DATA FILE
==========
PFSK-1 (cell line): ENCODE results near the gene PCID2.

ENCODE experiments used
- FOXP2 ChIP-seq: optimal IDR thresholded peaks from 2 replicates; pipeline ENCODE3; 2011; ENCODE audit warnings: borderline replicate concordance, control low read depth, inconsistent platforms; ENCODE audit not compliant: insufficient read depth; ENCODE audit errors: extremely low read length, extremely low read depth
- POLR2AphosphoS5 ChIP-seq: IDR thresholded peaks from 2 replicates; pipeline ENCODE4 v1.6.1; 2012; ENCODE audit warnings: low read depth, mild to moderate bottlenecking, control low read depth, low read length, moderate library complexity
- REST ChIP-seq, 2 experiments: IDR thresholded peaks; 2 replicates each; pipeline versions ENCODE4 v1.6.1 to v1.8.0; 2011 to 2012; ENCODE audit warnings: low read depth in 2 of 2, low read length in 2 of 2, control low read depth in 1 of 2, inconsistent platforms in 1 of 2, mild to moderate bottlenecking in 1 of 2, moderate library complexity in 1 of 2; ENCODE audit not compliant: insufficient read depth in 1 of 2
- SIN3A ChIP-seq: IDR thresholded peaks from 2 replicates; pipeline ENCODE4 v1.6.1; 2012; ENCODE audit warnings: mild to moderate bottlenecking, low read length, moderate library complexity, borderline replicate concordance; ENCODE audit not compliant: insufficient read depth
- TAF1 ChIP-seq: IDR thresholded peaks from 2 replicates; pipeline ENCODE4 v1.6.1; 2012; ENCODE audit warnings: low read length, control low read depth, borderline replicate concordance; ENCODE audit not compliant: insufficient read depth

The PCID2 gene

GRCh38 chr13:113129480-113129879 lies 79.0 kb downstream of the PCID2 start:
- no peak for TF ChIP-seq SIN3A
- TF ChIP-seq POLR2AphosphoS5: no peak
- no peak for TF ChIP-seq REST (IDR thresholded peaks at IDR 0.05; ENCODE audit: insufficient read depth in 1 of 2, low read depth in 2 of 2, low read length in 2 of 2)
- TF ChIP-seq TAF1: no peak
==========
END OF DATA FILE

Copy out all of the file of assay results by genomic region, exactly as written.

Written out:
PFSK-1 (cell line): ENCODE results near the gene PCID2.

ENCODE experiments used
- FOXP2 ChIP-seq: optimal IDR thresholded peaks from 2 replicates; pipeline ENCODE3; 2011; ENCODE audit warnings: borderline replicate concordance, control low read depth, inconsistent platforms; ENCODE audit not compliant: insufficient read depth; ENCODE audit errors: extremely low read length, extremely low read depth
- POLR2AphosphoS5 ChIP-seq: IDR thresholded peaks from 2 replicates; pipeline ENCODE4 v1.6.1; 2012; ENCODE audit warnings: low read depth, mild to moderate bottlenecking, control low read depth, low read length, moderate library complexity
- REST ChIP-seq, 2 experiments: IDR thresholded peaks; 2 replicates each; pipeline versions ENCODE4 v1.6.1 to v1.8.0; 2011 to 2012; ENCODE audit warnings: low read depth in 2 of 2, low read length in 2 of 2, control low read depth in 1 of 2, inconsistent platforms in 1 of 2, mild to moderate bottlenecking in 1 of 2, moderate library complexity in 1 of 2; ENCODE audit not compliant: insufficient read depth in 1 of 2
- SIN3A ChIP-seq: IDR thresholded peaks from 2 replicates; pipeline ENCODE4 v1.6.1; 2012; ENCODE audit warnings: mild to moderate bottlenecking, low read length, moderate library complexity, borderline replicate concordance; ENCODE audit not compliant: insufficient read depth
- TAF1 ChIP-seq: IDR thresholded peaks from 2 replicates; pipeline ENCODE4 v1.6.1; 2012; ENCODE audit warnings: low read length, control low read depth, borderline replicate concordance; ENCODE audit not compliant: insufficient read depth

The PCID2 gene

GRCh38 chr13:113129480-113129879 lies 79.0 kb downstream of the PCID2 start:
- no peak for TF ChIP-seq SIN3A
- TF ChIP-seq POLR2AphosphoS5: no peak
- no peak for TF ChIP-seq REST (IDR thresholded peaks at IDR 0.05; ENCODE audit: insufficient read depth in 1 of 2, low read depth in 2 of 2, low read length in 2 of 2)
- TF ChIP-seq TAF1: no peak